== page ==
HC Deb 26 October 1988 vol 139 cc346-59

Lords amendment: No 17, after clause 28 insert the following new clause: .—(1) It shall be the duty of the landlord under an assured tenancy (of whatever duration)—

  1. (a) to draw up a document stating (whether expressly or by reference) the terms of the tenancy;
  2. (b) to ensure that it is so drawn up and executed that it is probative or holograph of the parties; and
  3. (c) to give a copy of it to the tenant.

(2) On summary application by a tenant under an assured tenancy, the sheriff shall by order—

  1. (a) where it appears to him that the landlord has failed to draw up a document which fairly reflects the existing terms of the tenancy, draw up such a document or, as the case may be, adjust accordingly the terms of such document as there is; and
  2. (b) in any case, declare that the document (as originally drawn up or, where he has drawn it up or adjusted it, as so drawn up or adjusted) fairly reflects the terms of the assured tenancy;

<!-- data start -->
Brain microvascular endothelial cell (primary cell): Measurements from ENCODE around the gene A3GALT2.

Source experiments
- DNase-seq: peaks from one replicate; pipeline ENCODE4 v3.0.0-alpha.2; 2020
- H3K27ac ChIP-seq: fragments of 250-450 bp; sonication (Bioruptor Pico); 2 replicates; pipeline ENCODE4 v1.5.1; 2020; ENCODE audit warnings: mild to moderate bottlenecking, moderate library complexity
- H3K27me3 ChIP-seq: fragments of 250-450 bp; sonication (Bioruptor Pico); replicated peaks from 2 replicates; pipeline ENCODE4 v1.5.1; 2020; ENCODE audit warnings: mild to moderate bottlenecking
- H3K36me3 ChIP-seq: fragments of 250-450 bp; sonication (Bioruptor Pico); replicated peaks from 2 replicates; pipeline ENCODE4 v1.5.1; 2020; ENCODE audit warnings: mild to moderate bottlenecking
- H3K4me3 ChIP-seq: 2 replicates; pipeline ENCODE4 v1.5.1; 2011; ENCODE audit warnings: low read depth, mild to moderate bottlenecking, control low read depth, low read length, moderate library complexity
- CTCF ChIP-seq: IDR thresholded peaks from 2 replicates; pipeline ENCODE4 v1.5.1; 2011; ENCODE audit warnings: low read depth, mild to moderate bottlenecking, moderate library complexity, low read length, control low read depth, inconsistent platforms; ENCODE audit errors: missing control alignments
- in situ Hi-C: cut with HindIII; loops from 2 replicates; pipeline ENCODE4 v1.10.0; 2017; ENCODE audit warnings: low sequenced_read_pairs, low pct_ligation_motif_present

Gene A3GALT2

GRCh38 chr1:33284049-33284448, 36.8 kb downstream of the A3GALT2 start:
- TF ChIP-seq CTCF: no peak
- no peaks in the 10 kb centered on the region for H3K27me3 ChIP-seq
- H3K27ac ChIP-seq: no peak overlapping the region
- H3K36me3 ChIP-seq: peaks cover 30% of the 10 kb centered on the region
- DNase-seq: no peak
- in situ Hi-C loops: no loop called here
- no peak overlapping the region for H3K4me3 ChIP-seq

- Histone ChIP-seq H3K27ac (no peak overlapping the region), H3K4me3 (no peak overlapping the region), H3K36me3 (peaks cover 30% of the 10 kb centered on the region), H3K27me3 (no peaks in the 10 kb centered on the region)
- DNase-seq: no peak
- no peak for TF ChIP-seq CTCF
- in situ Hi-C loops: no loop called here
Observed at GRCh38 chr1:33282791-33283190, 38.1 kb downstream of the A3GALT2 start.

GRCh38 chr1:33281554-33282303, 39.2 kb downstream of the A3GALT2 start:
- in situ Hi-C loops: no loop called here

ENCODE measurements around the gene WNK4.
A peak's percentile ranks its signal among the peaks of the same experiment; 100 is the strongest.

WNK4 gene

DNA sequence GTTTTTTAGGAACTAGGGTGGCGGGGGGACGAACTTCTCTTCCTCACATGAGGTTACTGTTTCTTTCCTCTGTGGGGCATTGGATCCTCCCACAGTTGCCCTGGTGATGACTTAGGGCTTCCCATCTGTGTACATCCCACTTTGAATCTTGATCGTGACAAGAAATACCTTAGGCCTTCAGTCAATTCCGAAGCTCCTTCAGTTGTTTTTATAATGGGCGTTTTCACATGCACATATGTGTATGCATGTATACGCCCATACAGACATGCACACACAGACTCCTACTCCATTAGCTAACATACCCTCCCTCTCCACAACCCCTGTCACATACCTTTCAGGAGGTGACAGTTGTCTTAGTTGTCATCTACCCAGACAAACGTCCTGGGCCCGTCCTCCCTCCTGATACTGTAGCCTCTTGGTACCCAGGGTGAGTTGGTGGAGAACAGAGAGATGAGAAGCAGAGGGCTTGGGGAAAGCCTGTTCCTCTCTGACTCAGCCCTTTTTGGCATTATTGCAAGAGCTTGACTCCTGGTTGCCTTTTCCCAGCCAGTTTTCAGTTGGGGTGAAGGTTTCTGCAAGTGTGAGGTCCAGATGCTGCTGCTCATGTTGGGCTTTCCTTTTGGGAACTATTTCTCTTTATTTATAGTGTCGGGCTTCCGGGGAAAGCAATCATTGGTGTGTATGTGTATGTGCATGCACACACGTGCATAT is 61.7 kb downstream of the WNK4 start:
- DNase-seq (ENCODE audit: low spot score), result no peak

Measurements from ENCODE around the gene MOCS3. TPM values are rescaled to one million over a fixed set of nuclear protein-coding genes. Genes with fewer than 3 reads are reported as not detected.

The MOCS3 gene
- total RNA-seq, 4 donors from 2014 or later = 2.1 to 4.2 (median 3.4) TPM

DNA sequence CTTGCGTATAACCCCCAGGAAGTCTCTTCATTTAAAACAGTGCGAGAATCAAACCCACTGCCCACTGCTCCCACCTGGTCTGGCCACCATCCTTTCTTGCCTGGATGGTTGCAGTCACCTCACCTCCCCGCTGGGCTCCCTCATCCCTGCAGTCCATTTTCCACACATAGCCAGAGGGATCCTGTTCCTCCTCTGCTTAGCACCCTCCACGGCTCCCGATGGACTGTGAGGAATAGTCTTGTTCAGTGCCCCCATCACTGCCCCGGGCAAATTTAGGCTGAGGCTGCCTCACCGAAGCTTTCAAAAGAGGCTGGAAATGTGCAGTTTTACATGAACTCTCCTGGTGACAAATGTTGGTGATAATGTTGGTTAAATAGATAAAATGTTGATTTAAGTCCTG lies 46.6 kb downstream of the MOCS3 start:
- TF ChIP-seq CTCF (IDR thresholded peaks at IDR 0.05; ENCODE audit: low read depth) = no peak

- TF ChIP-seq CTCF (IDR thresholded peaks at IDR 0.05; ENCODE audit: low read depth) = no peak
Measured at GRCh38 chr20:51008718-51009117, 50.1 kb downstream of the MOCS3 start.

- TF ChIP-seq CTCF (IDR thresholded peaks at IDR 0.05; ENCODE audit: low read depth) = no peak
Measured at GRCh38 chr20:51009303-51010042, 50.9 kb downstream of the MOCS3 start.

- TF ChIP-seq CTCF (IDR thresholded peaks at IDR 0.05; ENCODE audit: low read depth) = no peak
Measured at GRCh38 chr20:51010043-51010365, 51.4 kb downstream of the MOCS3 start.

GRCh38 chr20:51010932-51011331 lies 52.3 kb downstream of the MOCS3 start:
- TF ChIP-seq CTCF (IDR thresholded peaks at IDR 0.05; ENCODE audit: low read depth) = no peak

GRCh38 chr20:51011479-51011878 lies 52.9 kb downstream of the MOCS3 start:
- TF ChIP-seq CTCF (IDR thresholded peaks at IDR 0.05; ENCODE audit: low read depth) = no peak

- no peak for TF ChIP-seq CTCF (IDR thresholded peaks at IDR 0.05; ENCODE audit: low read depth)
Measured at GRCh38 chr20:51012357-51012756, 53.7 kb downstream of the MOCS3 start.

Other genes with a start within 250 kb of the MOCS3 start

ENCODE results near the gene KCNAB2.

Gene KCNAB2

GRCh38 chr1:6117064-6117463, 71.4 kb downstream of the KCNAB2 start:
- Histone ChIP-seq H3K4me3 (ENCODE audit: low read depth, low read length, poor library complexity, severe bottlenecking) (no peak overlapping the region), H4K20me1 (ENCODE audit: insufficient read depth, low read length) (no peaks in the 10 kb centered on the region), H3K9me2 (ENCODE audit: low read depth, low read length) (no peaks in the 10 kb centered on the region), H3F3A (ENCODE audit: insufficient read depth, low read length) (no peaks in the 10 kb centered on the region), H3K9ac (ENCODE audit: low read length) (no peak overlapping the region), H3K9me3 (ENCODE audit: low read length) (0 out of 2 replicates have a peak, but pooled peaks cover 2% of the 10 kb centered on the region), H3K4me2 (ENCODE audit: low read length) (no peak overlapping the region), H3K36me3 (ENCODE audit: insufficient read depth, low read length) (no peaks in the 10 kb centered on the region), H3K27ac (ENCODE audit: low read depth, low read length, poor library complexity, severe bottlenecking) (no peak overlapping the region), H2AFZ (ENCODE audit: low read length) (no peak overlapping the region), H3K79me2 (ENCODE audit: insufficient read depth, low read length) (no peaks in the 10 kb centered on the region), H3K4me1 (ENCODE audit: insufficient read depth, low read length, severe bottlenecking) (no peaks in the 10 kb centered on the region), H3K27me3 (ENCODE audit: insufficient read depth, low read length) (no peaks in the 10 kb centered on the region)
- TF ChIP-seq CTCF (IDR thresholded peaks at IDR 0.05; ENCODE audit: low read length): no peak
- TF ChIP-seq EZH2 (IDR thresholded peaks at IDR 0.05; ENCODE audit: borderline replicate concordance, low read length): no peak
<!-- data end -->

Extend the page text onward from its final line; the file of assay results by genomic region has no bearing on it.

and, where the sheriff has made such a declaration in relation to a document which he has drawn up or adjusted, it shall be deemed to have been duly executed by the parties as so drawn up or adjusted.

(3) A tenant shall not be required to make payment in respect of anything done under subsection (1) above.

(4) Where, under an assured tenancy, rent is payable weekly, it shall be the duty of the landlord to provide a rent book.

(5) A rent book shall contain such notices which shall he in such form and shall relate to such matters as may be prescribed and otherwise shall comply with such requirements as may be prescribed.